Sweat the Small Stuff for Great Customer Service
Undoubtedly you’ve heard about the popular book series that started with Don’t Sweat the Small Stuff, followed by Don’t Sweat the Small Stuff at Work, …in Love, …with Your Family, etc. While these books relay a message containing a great deal of wisdom—don’t let the little things in life stress you out—it’s important not to make the mistake of overlooking the little things that can be critical to achieve wildly successful customer service in your business.
At first I was hesitant to write this article because the message seemed so basic and even felt a bit preachy. However, I reconsidered after numerous reminders from family, friends, clients and my own personal experiences that every day people are subjected to poor service. You’ve heard the stories; you’ve experienced it first-hand. Driving through the fast food restaurant without a word or a glance when you pick up your food. The store clerk that doesn’t say “thank you.” The teller that greets you with only a gruff “Next!” The receptionist that ignores you while discussing last night’s social events with other employees. The bagger at the grocery checkout that complains about the newest company policy.
Consumers are starving for good service. And what they’re often hungry for may sound like little things — common courtesies that certainly wouldn’t be considered rocket science — but combined together provide a strong foundation for great customer service. In many industries or markets there are usually a few select players that far exceed the rest of the pack, while the rest trail far behind, or drop like flies. After all, comparable product, place, promotion and price are the requirements to even be in the running. Read the news and consider retail, dot-coms, etc. The differences between those that are thriving verses merely surviving are the people and the little things they do (or don’t do).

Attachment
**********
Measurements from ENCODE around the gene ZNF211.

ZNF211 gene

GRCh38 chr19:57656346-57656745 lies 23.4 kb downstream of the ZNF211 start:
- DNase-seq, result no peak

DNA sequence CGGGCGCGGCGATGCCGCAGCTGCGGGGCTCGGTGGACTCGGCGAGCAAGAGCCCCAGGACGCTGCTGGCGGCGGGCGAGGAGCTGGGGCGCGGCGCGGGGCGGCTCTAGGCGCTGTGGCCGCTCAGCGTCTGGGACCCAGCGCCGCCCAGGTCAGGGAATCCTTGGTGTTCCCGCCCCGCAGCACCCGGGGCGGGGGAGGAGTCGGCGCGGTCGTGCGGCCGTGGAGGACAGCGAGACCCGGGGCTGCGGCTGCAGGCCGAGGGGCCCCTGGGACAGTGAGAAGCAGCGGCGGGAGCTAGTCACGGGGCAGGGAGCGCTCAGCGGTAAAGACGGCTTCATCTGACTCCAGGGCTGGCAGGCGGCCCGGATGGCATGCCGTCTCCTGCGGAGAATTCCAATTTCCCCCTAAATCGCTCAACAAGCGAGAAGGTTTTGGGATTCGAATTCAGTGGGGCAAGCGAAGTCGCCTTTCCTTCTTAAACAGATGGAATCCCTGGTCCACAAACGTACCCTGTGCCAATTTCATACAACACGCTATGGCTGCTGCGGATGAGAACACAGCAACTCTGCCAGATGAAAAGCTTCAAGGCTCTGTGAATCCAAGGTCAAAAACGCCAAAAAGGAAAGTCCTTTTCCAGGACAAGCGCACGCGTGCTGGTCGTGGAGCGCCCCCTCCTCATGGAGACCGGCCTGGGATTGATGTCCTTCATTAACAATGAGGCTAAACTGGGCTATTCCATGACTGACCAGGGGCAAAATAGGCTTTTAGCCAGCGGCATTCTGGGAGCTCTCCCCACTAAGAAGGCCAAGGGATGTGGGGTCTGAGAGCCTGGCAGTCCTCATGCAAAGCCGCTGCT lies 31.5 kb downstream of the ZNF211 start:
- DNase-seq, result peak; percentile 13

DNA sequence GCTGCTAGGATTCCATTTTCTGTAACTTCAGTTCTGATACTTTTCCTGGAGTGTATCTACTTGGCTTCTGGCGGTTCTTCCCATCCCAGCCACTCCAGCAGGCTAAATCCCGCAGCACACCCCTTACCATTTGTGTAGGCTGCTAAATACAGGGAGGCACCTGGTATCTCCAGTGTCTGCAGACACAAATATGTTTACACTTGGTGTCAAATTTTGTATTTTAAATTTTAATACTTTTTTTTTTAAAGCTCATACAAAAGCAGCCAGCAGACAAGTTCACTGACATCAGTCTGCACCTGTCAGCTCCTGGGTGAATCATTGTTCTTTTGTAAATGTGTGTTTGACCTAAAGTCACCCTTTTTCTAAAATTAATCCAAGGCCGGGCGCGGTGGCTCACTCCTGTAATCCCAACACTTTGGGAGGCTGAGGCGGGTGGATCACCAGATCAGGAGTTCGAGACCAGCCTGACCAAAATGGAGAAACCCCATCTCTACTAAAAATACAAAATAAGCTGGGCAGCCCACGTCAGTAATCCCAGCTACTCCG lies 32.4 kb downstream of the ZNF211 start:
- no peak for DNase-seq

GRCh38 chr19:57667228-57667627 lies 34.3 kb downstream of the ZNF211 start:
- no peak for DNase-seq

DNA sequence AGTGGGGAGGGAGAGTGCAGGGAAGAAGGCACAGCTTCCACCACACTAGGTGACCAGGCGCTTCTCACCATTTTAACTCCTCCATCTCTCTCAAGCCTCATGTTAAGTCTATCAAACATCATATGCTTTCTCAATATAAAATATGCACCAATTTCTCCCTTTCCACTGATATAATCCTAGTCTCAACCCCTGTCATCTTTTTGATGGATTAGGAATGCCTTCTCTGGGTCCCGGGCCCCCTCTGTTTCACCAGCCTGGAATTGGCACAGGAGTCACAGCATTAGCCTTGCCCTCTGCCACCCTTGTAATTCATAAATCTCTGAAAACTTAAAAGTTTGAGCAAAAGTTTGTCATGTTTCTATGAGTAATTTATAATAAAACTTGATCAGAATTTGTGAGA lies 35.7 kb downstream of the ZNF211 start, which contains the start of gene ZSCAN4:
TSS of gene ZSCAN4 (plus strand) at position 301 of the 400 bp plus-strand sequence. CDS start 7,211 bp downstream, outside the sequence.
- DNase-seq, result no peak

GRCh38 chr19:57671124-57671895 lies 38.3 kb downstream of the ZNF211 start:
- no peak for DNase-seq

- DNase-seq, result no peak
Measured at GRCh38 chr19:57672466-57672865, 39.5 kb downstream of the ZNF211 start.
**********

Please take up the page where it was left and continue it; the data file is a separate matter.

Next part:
Here’s a list of some of the little things, when experienced together can make a big difference to customers and how they view your organization:
* Answering a call by the third ring
* Transferring a call quickly to the proper person
* Timely return of voice mail and e-mail
* Eye contact
* A warm smile
* A friendly hello
* Just a moment, I’ll be right with you
* Excuse me just a moment, let me find out
* A polite and sincere tone
* A genuine apology when warranted
* You’re welcome
* A heartfelt thank you
* An honest attempt to help
* Your undivided attention
* Following up as promised
* Taking the extra step in any situation
* Honesty about problems and mistakes
Customers can usually accept that problems and errors will occur from time to time in any business relationship. What often matters more to customers than the mistake itself is how these difficult situations are handled. Customers crave the common courtesies, which is not to say that the common courtesies can make up for gross negligence or repeated problems. However, the little things can go a long way to establish trust and rapport and create customer acceptance of your efforts to resolve problems when they arise.
If you’re concerned about creating great customer service, begin by asking yourself this question: "Is your organization sweating the small stuff in customer service?" It really can make a big difference!
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About the Author
Kathleen J. Wheelihan is a professional speaker for AchieveMax®, Inc., a firm specializing in custom-designed keynote presentations, seminars, and consulting services. Kathleen has made presentations ranging from creativity to customer service and leadership to teambuilding. For information, call 800-886-2MAX or visit http://www.AchieveMax.com.
Kathleen J. Wheelihan